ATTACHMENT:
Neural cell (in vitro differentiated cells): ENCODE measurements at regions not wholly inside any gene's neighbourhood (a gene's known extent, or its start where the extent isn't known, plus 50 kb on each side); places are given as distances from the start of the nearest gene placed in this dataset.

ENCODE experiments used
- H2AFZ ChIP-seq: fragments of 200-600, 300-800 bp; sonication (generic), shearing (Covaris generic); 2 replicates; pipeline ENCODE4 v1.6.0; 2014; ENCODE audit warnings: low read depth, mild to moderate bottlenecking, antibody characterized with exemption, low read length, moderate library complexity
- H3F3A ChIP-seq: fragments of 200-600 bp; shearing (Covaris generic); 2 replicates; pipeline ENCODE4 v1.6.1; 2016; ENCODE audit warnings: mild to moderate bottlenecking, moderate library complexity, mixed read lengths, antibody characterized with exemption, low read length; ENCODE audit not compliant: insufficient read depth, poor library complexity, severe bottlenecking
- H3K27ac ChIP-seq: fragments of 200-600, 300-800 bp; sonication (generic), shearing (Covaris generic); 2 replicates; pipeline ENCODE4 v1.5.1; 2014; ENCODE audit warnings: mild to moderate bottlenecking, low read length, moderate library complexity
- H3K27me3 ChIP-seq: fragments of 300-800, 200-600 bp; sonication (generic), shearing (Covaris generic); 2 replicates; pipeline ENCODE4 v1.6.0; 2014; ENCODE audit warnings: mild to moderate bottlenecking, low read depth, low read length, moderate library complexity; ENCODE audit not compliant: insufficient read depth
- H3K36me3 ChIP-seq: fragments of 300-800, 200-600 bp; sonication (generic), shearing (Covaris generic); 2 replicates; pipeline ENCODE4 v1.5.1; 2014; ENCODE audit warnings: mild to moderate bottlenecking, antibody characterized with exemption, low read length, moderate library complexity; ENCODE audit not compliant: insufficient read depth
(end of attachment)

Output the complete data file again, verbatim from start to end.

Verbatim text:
Neural cell (in vitro differentiated cells): ENCODE measurements at regions not wholly inside any gene's neighbourhood (a gene's known extent, or its start where the extent isn't known, plus 50 kb on each side); places are given as distances from the start of the nearest gene placed in this dataset.

ENCODE experiments used
- H2AFZ ChIP-seq: fragments of 200-600, 300-800 bp; sonication (generic), shearing (Covaris generic); 2 replicates; pipeline ENCODE4 v1.6.0; 2014; ENCODE audit warnings: low read depth, mild to moderate bottlenecking, antibody characterized with exemption, low read length, moderate library complexity
- H3F3A ChIP-seq: fragments of 200-600 bp; shearing (Covaris generic); 2 replicates; pipeline ENCODE4 v1.6.1; 2016; ENCODE audit warnings: mild to moderate bottlenecking, moderate library complexity, mixed read lengths, antibody characterized with exemption, low read length; ENCODE audit not compliant: insufficient read depth, poor library complexity, severe bottlenecking
- H3K27ac ChIP-seq: fragments of 200-600, 300-800 bp; sonication (generic), shearing (Covaris generic); 2 replicates; pipeline ENCODE4 v1.5.1; 2014; ENCODE audit warnings: mild to moderate bottlenecking, low read length, moderate library complexity
- H3K27me3 ChIP-seq: fragments of 300-800, 200-600 bp; sonication (generic), shearing (Covaris generic); 2 replicates; pipeline ENCODE4 v1.6.0; 2014; ENCODE audit warnings: mild to moderate bottlenecking, low read depth, low read length, moderate library complexity; ENCODE audit not compliant: insufficient read depth
- H3K36me3 ChIP-seq: fragments of 300-800, 200-600 bp; sonication (generic), shearing (Covaris generic); 2 replicates; pipeline ENCODE4 v1.5.1; 2014; ENCODE audit warnings: mild to moderate bottlenecking, antibody characterized with exemption, low read length, moderate library complexity; ENCODE audit not compliant: insufficient read depth